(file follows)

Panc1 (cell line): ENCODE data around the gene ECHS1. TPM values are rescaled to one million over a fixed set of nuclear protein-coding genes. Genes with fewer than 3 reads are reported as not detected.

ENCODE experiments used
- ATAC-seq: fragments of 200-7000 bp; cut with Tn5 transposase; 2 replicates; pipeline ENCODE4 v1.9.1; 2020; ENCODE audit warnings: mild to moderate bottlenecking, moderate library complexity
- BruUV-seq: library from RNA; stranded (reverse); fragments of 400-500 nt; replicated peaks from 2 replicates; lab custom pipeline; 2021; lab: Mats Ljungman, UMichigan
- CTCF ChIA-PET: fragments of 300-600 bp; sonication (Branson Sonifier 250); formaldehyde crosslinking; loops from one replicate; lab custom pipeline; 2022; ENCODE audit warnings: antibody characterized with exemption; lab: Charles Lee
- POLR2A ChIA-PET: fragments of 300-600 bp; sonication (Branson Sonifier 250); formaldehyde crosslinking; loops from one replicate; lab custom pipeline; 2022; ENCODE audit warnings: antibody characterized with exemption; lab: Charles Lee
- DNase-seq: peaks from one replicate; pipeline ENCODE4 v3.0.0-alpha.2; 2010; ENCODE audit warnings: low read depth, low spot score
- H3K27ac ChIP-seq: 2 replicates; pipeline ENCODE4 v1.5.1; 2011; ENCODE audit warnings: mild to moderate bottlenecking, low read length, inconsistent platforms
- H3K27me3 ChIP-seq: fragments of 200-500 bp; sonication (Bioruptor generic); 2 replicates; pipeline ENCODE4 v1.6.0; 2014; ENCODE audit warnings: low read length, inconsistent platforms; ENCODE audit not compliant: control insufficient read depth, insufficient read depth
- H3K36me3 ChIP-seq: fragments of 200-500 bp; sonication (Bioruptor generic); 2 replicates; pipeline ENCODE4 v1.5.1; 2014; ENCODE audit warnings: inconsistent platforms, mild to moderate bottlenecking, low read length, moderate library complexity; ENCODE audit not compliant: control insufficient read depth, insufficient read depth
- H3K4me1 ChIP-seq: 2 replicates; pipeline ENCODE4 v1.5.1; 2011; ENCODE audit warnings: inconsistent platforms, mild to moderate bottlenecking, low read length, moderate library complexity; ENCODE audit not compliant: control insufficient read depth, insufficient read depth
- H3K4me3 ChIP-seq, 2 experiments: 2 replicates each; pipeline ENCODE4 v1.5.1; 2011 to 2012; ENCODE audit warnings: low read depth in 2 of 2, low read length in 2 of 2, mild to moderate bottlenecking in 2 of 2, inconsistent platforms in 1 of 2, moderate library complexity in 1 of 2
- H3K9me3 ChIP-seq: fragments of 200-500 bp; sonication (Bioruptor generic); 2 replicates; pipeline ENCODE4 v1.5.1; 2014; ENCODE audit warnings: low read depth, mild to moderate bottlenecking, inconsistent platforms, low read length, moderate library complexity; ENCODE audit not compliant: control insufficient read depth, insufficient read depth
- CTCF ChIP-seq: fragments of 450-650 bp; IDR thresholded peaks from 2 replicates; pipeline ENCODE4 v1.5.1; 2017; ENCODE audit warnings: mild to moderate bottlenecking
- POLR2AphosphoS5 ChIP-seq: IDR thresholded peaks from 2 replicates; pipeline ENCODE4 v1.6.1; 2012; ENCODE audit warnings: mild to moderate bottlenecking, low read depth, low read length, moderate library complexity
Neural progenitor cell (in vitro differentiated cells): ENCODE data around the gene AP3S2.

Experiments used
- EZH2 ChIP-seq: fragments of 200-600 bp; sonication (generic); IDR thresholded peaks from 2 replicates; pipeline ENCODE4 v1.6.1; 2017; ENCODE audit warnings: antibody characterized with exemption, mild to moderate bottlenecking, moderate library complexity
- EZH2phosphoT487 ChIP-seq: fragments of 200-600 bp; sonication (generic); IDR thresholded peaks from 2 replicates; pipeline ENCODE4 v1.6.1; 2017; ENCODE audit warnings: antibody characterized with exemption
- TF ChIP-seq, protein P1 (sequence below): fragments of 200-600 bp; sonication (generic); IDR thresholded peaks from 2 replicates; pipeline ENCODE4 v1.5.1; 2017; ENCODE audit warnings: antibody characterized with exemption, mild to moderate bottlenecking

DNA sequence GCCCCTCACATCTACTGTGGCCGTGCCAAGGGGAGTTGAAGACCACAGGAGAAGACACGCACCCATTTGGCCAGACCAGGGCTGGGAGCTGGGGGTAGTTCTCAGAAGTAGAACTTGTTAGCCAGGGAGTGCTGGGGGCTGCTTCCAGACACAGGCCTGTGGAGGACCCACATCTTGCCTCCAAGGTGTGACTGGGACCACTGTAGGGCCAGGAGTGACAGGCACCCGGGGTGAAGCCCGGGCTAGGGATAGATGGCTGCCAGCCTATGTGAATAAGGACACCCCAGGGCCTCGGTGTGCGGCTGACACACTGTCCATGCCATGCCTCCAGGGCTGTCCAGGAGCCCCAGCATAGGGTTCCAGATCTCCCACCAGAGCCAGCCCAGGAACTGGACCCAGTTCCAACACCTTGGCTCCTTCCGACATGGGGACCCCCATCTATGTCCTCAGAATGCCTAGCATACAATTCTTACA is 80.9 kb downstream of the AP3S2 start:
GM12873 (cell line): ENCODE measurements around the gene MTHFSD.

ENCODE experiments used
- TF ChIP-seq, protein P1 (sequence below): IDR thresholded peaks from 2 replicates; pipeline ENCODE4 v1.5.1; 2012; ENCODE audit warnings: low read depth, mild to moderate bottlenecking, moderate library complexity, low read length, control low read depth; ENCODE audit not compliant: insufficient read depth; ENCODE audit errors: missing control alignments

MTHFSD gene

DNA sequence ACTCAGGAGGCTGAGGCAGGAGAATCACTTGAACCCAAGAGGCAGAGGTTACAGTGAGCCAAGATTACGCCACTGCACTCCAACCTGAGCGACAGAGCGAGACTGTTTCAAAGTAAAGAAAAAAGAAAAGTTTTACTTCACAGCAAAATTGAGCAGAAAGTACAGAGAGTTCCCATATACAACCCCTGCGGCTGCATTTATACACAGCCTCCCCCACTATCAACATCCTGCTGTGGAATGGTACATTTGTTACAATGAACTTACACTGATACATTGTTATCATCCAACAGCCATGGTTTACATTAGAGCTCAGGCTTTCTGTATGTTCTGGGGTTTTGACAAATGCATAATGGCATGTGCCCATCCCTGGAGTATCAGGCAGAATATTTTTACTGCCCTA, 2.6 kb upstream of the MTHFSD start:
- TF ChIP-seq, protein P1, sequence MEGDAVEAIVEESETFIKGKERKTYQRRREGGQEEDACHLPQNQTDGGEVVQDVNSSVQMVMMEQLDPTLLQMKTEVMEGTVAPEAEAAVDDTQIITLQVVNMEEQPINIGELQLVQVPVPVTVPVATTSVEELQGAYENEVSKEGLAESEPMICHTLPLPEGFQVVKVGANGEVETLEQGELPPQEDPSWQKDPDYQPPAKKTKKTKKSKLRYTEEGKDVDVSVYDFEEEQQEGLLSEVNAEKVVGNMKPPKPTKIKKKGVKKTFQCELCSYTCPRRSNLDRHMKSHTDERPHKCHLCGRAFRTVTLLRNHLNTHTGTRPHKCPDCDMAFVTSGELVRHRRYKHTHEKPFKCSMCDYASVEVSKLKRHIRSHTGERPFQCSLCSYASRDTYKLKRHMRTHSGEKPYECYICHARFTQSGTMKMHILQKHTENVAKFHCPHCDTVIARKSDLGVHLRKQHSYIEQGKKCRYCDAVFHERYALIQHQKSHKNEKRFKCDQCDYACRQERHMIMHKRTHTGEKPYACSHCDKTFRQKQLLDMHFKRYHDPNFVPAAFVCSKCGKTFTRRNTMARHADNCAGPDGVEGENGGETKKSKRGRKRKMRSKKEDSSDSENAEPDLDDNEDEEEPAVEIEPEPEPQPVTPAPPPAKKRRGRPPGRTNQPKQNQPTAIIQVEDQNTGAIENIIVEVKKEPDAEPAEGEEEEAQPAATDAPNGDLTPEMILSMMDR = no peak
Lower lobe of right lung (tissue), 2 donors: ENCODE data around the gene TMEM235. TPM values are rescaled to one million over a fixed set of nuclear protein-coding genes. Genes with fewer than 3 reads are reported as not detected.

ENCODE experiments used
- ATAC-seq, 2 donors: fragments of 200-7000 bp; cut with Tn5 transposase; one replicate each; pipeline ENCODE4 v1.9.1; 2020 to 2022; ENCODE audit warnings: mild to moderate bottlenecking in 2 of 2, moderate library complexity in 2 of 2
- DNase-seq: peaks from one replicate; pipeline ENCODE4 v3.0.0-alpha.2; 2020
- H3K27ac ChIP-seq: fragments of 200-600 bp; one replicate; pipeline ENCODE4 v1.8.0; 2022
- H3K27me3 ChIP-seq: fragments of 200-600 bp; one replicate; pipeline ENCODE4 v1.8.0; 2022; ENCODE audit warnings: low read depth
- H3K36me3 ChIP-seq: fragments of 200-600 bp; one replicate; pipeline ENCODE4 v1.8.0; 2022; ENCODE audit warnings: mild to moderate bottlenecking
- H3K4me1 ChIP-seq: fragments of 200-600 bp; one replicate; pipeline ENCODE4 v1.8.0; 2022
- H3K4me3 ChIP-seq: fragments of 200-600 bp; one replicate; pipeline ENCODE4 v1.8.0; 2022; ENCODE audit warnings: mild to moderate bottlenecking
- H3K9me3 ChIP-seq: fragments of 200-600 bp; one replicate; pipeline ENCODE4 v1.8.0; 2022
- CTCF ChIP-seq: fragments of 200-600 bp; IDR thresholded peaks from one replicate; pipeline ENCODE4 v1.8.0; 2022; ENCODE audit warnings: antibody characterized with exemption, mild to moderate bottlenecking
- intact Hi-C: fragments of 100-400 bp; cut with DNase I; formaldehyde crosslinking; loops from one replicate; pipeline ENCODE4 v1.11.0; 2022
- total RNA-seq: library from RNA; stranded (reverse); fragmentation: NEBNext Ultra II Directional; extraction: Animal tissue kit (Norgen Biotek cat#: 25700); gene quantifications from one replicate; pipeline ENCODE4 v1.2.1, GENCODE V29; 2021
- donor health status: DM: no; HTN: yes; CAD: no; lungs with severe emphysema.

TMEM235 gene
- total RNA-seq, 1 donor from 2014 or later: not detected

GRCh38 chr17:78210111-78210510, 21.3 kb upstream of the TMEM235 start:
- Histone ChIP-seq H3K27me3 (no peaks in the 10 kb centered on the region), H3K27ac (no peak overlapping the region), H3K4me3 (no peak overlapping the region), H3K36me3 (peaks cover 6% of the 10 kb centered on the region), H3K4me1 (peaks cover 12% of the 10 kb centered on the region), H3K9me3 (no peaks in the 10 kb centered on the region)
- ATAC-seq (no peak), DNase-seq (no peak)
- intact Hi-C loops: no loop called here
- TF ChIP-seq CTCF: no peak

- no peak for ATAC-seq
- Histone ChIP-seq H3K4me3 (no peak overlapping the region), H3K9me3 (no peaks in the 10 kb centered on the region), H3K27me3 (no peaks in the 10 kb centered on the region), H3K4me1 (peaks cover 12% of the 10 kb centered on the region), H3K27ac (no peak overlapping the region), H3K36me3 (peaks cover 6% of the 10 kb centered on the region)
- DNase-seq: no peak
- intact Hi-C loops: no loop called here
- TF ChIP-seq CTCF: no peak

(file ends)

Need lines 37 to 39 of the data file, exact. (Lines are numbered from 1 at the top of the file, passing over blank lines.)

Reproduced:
- H3K9me3 ChIP-seq: fragments of 200-600 bp; one replicate; pipeline ENCODE4 v1.8.0; 2022
- CTCF ChIP-seq: fragments of 200-600 bp; IDR thresholded peaks from one replicate; pipeline ENCODE4 v1.8.0; 2022; ENCODE audit warnings: antibody characterized with exemption, mild to moderate bottlenecking
- intact Hi-C: fragments of 100-400 bp; cut with DNase I; formaldehyde crosslinking; loops from one replicate; pipeline ENCODE4 v1.11.0; 2022